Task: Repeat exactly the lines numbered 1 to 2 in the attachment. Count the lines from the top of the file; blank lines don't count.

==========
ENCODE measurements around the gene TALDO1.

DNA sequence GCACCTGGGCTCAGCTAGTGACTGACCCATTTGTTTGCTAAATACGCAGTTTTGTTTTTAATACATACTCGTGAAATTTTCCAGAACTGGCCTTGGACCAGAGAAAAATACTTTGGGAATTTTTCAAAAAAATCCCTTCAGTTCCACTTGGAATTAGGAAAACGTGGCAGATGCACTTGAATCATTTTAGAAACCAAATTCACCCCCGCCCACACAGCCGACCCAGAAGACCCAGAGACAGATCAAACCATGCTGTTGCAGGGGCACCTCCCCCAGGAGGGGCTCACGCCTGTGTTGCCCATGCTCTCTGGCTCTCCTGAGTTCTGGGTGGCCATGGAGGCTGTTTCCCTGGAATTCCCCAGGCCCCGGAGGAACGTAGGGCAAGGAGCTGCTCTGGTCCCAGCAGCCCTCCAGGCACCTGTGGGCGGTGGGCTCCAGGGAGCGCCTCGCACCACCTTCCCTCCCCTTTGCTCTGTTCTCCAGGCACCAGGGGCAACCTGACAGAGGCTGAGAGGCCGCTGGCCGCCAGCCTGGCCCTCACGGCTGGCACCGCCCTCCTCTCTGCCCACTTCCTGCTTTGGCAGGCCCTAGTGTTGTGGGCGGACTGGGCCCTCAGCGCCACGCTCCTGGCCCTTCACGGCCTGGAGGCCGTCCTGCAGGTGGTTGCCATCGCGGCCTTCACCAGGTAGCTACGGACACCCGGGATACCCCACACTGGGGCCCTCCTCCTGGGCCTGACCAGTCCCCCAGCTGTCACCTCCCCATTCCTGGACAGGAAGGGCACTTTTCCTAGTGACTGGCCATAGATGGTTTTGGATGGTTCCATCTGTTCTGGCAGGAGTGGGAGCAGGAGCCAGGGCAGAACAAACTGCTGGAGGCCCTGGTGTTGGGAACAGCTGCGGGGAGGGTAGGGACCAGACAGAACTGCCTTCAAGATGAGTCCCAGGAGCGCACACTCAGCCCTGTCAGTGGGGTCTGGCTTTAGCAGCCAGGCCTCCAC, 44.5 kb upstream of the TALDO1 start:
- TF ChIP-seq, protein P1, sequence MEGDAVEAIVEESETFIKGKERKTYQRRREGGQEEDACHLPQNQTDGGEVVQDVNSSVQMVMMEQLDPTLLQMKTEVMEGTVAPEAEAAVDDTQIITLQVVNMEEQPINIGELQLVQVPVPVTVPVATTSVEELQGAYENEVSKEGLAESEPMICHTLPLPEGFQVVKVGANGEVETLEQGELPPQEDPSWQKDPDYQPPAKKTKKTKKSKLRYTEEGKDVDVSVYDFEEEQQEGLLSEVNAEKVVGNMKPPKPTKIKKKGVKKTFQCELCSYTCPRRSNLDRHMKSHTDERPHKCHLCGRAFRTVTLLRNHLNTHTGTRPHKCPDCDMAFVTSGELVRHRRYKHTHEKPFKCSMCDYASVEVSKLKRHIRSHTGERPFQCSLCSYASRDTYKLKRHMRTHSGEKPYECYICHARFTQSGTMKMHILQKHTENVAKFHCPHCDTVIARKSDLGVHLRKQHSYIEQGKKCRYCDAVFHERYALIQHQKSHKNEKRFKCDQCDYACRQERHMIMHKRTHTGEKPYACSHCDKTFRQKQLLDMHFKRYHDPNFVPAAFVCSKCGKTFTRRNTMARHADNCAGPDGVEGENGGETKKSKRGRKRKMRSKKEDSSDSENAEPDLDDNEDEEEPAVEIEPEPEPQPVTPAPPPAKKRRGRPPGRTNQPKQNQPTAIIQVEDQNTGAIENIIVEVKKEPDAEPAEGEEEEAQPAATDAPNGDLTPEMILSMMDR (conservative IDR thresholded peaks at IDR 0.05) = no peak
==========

ENCODE measurements around the gene TALDO1.

DNA sequence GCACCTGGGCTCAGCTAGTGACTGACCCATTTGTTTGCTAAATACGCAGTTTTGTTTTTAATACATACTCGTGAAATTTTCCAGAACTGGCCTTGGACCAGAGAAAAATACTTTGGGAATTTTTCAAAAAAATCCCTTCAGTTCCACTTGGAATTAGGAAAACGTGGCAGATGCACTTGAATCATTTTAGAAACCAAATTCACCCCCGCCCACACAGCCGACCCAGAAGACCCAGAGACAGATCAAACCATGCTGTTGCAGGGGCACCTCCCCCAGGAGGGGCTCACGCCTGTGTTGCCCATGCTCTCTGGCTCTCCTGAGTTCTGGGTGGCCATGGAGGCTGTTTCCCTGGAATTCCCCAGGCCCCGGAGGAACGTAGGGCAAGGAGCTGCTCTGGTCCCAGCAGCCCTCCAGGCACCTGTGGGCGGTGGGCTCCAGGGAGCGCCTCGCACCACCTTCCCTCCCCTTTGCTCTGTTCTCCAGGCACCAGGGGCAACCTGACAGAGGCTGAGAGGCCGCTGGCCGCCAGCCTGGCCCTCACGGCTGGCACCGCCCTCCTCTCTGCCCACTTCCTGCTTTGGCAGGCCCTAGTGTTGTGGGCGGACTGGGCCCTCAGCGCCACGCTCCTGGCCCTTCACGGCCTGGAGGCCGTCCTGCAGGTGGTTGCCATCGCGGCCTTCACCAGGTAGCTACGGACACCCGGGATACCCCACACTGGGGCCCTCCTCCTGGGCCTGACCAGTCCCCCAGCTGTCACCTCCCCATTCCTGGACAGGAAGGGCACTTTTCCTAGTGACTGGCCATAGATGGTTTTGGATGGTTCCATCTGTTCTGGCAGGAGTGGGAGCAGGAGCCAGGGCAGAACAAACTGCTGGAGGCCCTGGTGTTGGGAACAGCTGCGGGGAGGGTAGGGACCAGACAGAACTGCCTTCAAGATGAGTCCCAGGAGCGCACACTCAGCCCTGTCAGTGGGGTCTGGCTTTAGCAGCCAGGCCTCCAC, 44.5 kb upstream of the TALDO1 start: